But there are still formidable obstacles Trump needs to contend with. The Wall Street Journal, leading voice of corporate America, wrote in an editorial on Sunday, “Mr. Trump’s behavior was inexcusable and will mar his legacy for all time.” The editorial board argued, “Mr. Trump may run again, but he won’t win another national election. … The country is moving past the Trump Presidency, and the GOP will remain in the wilderness until it does too.” Their tone was similar to that taken by the National Association of Manufacturers, one of the most important corporate lobbies in the country, which wrote in the immediate aftermath of the Jan. 6 attack: “This is not law and order. This is chaos. It is mob rule. It is dangerous. This is sedition and should be treated as such. The outgoing president incited violence in an attempt to retain power.”
Both the Wall Street Journal and the National Association Manufacturers — along with many other conservative institutions that are now denouncing him — were largely supportive of Trump during his presidency. He delivered things to the capitalist class that seemed impossible: the multi-trillion dollar tax cuts for the rich and corporations, the evisceration of key environmental regulations, a $4 trillion COVID bailout package personally overseen by former Goldman Sachs banker Steven Mnuchin, and more. While he did embarrass U.S. imperialism on the world stage and recklessly inflame conflicts within the United States, many in the elite thought it was worth it to hold their nose in order to reap the benefits of Trump’s presidency.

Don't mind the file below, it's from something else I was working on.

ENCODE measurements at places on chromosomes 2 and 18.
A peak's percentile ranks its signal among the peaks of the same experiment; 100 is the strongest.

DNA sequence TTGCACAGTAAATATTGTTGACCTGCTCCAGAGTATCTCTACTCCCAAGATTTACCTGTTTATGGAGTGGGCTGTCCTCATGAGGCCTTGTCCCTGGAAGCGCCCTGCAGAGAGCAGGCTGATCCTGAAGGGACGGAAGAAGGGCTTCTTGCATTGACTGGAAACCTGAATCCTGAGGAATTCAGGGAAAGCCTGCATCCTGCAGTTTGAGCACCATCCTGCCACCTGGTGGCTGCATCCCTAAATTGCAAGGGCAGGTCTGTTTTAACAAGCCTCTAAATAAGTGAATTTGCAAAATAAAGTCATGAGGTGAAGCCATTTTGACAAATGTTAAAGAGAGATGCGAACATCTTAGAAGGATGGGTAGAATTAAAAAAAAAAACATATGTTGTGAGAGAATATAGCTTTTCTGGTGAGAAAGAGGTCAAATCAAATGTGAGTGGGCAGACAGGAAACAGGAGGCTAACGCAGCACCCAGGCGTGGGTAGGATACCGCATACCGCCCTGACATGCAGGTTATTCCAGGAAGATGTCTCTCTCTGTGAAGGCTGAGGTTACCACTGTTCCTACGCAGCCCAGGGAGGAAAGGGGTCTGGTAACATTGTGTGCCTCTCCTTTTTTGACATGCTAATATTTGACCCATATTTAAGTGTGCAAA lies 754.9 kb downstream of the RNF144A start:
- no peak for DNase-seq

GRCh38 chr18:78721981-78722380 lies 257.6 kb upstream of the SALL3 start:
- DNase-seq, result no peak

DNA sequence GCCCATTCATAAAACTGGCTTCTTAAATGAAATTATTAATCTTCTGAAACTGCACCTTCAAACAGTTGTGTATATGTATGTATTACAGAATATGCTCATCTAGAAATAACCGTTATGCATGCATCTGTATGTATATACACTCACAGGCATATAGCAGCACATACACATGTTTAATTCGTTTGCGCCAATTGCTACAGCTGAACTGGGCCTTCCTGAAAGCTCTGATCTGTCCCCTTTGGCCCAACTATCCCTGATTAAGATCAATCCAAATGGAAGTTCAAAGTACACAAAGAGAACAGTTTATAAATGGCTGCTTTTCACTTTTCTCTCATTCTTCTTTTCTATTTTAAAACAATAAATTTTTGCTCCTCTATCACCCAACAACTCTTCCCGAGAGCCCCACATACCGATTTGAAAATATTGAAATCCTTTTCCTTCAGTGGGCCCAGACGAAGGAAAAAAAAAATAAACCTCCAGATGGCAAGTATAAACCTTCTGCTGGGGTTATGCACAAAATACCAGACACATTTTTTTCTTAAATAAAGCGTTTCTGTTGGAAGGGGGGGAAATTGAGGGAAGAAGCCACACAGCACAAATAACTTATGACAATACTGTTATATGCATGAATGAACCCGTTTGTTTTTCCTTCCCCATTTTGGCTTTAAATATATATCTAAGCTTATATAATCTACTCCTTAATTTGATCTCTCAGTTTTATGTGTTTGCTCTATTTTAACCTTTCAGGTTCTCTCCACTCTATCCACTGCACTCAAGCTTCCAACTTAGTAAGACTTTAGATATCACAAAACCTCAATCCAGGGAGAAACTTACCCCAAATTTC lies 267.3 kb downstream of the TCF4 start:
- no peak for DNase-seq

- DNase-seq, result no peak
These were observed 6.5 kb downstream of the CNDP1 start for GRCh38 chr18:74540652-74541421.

But without the power of the presidency at his disposal, Trump will find it much more difficult to keep his ruling class critics in line. Some members of Congress may cower at the prospects of a Republican electoral implosion brought on by a Trump-led third party, but the bankers and CEOs would have little trouble finding “centrist” Democrats that are willing to take essentially the same positions as the anti-Trump Republicans.
Trump is facing legal action at the state and local level. This includes an investigation in Georgia over a call he made to Secretary of State Brad Raffensperger where he pressured Raffensperger to swing the vote count in his favor. In New York, the Manhattan District Attorney is investigating Trump for criminal fraud, and the state Attorney General is conducting a civil investigation into financial crimes. The D.C. Attorney General is reportedly weighing criminal charges related to the Jan. 6 mob attack. However, these efforts are complicated by Trump’s acquittal by the Senate, which will make it easier for Trump to present state or local charges as effectively an instance of double jeopardy and further persecution by the powers that be.
Republican elites divided over submission to Trump